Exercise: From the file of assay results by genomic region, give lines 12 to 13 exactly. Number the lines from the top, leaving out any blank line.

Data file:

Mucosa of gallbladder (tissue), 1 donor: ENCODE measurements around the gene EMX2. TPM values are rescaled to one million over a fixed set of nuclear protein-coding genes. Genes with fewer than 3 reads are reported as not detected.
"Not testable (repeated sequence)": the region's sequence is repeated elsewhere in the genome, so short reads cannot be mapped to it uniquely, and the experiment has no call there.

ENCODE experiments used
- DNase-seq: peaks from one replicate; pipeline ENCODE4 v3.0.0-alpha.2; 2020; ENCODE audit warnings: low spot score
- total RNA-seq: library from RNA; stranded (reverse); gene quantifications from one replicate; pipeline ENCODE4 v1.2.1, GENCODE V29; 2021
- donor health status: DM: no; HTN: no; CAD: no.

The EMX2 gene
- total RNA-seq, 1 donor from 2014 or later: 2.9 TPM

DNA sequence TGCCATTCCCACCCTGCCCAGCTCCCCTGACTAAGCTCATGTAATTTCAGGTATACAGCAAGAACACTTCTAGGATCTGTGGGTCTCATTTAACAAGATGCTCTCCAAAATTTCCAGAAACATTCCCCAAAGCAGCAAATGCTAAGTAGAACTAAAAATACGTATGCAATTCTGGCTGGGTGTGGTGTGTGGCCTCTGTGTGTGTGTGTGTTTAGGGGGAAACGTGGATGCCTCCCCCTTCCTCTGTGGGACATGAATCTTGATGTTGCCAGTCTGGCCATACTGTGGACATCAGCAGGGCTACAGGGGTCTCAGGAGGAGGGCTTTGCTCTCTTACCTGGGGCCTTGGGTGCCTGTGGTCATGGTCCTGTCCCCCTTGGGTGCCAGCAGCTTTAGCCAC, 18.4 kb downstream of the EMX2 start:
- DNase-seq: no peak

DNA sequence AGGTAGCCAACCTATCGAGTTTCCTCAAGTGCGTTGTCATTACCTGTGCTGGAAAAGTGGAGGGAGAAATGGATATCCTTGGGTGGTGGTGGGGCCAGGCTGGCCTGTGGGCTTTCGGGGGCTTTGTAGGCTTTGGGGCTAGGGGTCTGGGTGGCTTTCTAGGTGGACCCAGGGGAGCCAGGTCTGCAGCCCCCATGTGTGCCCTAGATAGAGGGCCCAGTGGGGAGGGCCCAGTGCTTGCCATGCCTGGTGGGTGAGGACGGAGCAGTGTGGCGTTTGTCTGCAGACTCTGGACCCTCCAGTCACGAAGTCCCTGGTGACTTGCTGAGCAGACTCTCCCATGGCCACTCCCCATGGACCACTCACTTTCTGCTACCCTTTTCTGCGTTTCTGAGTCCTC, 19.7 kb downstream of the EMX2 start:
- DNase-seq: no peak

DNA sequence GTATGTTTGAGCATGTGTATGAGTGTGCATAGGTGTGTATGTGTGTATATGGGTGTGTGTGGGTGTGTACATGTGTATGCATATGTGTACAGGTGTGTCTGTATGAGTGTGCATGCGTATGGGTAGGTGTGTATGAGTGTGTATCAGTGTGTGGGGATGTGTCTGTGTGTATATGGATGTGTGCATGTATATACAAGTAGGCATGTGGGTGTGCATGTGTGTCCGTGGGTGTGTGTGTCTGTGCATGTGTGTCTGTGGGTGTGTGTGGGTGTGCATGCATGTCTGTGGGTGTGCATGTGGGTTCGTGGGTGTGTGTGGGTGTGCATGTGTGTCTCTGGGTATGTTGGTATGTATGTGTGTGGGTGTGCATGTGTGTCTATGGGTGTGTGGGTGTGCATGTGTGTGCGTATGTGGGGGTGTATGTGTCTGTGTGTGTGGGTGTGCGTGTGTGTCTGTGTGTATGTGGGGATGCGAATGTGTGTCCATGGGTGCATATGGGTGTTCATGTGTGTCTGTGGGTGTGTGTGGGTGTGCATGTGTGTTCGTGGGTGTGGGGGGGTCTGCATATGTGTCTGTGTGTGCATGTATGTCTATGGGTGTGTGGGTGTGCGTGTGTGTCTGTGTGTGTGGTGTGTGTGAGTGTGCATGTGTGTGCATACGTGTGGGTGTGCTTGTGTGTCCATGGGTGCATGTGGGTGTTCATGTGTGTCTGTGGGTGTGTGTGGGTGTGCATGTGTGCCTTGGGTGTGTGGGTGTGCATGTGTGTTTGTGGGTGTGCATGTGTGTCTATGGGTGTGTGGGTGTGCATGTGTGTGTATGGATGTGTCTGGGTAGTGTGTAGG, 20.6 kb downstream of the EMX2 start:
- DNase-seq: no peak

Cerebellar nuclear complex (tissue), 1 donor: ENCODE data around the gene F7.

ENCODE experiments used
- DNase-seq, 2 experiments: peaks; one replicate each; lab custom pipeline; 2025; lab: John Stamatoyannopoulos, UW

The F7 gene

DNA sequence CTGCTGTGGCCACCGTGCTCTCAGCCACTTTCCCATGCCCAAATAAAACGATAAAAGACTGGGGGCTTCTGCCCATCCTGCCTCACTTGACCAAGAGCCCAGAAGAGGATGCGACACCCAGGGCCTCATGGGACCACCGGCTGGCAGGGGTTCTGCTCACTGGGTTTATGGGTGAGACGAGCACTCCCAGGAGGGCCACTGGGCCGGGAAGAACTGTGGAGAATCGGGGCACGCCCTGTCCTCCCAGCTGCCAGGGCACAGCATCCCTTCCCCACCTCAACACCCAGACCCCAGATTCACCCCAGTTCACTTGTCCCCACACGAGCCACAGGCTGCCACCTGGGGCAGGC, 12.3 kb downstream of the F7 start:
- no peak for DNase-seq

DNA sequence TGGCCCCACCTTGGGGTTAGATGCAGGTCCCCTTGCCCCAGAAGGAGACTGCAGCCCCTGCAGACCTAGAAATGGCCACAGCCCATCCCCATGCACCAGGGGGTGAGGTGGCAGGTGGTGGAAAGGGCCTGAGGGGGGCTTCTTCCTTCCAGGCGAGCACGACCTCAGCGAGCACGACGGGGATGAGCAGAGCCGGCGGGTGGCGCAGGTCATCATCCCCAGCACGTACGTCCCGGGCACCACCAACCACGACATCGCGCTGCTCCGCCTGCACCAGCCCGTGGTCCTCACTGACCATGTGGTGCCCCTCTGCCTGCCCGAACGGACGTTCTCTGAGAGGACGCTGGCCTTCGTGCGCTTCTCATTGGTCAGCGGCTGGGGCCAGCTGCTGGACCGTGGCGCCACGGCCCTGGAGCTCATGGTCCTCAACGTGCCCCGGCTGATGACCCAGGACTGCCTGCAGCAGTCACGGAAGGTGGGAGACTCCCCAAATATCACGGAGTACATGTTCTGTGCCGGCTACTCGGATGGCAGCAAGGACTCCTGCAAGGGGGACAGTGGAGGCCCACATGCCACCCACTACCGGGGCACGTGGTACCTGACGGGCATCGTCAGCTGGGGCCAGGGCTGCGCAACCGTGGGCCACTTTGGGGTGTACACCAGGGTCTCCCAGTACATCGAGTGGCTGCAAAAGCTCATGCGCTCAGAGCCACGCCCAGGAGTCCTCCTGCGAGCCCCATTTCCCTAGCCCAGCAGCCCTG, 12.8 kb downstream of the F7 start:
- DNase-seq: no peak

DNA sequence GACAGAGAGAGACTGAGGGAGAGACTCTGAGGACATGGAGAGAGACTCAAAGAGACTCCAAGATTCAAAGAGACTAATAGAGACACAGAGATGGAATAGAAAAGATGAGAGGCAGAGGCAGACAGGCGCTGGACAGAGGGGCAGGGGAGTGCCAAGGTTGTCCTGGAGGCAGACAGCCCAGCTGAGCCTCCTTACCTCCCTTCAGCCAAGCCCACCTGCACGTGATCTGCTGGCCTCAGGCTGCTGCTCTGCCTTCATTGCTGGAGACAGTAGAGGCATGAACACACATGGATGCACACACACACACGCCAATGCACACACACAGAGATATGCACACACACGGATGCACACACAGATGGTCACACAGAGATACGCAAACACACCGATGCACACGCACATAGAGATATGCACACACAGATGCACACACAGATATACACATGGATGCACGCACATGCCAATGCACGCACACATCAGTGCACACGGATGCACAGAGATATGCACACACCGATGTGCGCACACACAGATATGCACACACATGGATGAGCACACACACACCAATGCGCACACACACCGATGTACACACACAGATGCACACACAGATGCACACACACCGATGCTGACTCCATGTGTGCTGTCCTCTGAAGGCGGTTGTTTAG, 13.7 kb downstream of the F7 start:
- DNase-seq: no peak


- DNase-seq: no peak

DNA sequence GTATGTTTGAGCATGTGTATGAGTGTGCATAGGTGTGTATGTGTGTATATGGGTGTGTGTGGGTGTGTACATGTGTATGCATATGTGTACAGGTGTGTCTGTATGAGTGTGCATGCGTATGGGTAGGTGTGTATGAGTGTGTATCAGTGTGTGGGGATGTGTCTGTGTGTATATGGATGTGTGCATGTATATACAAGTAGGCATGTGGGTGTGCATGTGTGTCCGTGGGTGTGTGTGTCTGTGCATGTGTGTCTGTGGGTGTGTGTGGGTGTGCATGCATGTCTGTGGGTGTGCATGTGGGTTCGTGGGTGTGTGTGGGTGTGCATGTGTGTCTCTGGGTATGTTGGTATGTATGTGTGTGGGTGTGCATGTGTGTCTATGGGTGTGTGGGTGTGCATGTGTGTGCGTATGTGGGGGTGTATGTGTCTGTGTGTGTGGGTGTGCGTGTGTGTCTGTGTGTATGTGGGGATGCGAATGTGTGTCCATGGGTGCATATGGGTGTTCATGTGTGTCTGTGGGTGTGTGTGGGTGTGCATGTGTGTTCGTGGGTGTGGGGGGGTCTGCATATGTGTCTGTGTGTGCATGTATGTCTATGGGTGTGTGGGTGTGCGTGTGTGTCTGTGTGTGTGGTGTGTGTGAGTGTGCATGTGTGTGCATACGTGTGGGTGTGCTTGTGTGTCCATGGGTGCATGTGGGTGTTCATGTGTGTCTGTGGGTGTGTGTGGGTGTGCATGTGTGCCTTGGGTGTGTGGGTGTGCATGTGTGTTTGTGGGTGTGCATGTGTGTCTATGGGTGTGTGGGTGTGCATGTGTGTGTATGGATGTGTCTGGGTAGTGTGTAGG, 20.6 kb downstream of the EMX2 start: